Read more: http://www.autonews.com/apps/pbcs.dll/article?AID=/20101029/ANE/310299913/1198#ixzz13lJiahqV

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Spyker Drops as Saab Production Goal Cut, Loss Widens

By Ola Kinnander - Oct 29, 2010 5:59 AM CT

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Spyker Cars NV, the Dutch supercar maker that bought Saab Automobile this year, fell the most in nine months in Amsterdam trading after cutting the Swedish unit’s production goal as the third-quarter loss widened.

Spyker dropped as much as 1.09 euros, or 28 percent, to 2.84 euros, the biggest intraday decline since Jan. 28, and was down 18 percent as of 12:57 p.m. That pared the stock’s gain this year to 51 percent, valuing the Zeewolde, Netherlands-based manufacturer at 64 million euros ($89 million).

The net loss was 39.9 million euros compared with a 4.06 million-euro deficit a year earlier, Spyker said today in a statement. Saab will build 30,000 to 35,000 cars this year, down from its plan in August to make 45,000 vehicles this year and an initial target of 50,000 to 60,000 cars.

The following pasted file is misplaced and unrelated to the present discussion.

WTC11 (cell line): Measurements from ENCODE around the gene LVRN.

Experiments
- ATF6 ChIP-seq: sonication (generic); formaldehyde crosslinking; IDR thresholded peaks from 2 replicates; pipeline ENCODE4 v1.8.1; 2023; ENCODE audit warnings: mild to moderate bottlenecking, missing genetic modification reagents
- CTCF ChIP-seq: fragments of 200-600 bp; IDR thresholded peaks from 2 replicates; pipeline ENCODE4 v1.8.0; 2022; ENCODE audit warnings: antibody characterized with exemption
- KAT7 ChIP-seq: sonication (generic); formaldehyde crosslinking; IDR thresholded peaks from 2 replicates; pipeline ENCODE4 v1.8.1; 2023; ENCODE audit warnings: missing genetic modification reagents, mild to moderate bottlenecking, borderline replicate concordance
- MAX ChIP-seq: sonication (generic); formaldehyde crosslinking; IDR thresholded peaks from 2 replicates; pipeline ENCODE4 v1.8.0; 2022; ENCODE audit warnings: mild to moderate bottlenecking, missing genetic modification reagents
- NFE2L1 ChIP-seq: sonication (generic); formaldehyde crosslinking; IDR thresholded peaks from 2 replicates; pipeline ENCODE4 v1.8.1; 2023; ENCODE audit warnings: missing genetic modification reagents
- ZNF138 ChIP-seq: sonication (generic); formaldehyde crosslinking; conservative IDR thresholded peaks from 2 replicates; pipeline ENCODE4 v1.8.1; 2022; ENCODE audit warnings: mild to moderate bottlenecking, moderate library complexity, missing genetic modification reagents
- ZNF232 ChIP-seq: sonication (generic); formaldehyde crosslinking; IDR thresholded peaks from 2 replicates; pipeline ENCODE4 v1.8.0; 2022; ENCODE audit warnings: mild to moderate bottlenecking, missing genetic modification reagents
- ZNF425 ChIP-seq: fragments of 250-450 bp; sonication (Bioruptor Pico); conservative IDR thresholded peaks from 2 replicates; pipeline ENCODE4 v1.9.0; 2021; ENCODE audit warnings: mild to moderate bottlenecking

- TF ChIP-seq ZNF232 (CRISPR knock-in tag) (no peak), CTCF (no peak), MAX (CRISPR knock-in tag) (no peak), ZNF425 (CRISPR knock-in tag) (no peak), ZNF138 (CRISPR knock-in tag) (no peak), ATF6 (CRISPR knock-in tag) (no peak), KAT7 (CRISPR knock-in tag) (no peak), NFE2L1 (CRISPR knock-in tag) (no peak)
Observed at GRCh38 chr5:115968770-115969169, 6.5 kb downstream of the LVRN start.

“It’s disappointing they had to adjust the production target for the second time,” said Martin Crum, an analyst at Amsterdams Effectenkantoor BV who recently started covering Spyker and will “soon” have a recommendation on the shares. “That’s the big negative that’s pushing the stock down.”

Saab was on the brink of collapse until Spyker bought the Trollhaettan-based carmaker from General Motors Co. on Feb 23. The brand resumed production in March after a break of two months, and has been focusing on setting up dealerships and introducing the 9-5 sedan. Spyker reiterated that it aims to become profitable in 2012 as Saab sells 120,000 cars a year.

Reversing Liquidation

The reduced target for 2010 stems from Saab taking longer than expected to recover from the plant shutdown and the reversal of liquidation proceedings, Saab Chief Executive Officer Jan-Aake Jonsson told reporters on a conference call. Restoring ties with suppliers contributed to delays in the 9-5’s rollout, he said.

“You will not sell product that’s not on the showroom floor,” Spyker CEO Victor Muller said on the call. “It’s been a tremendous fight to fill the pipeline. This is now finally starting to happen.”

Saab’s future is “going to be difficult,” said Crum, the Amsterdams Effectenkantoor analyst. “When Spyker bought Saab, the factory was totally shut down, and of course it took a huge effort to get things up and running again. On the plus side, the company reaffirmed its target for 2011 and 2012.”

Muller reiterated his goal today of listing the company on the Stockholm exchange by April 2011, saying Spyker “definitely” wants its shares to trade simultaneously in Stockholm and Amsterdam initially. The company will consider dropping the Dutch listing “if it turns out that the Amsterdam market is not sustainable because the trading volumes are not high enough,” he said.

link:

http://www.bloomberg.com/news/2010-10-29/spyker-stock-drops-as-saab-auto-2010-production-goal-cut-net-loss-widens.html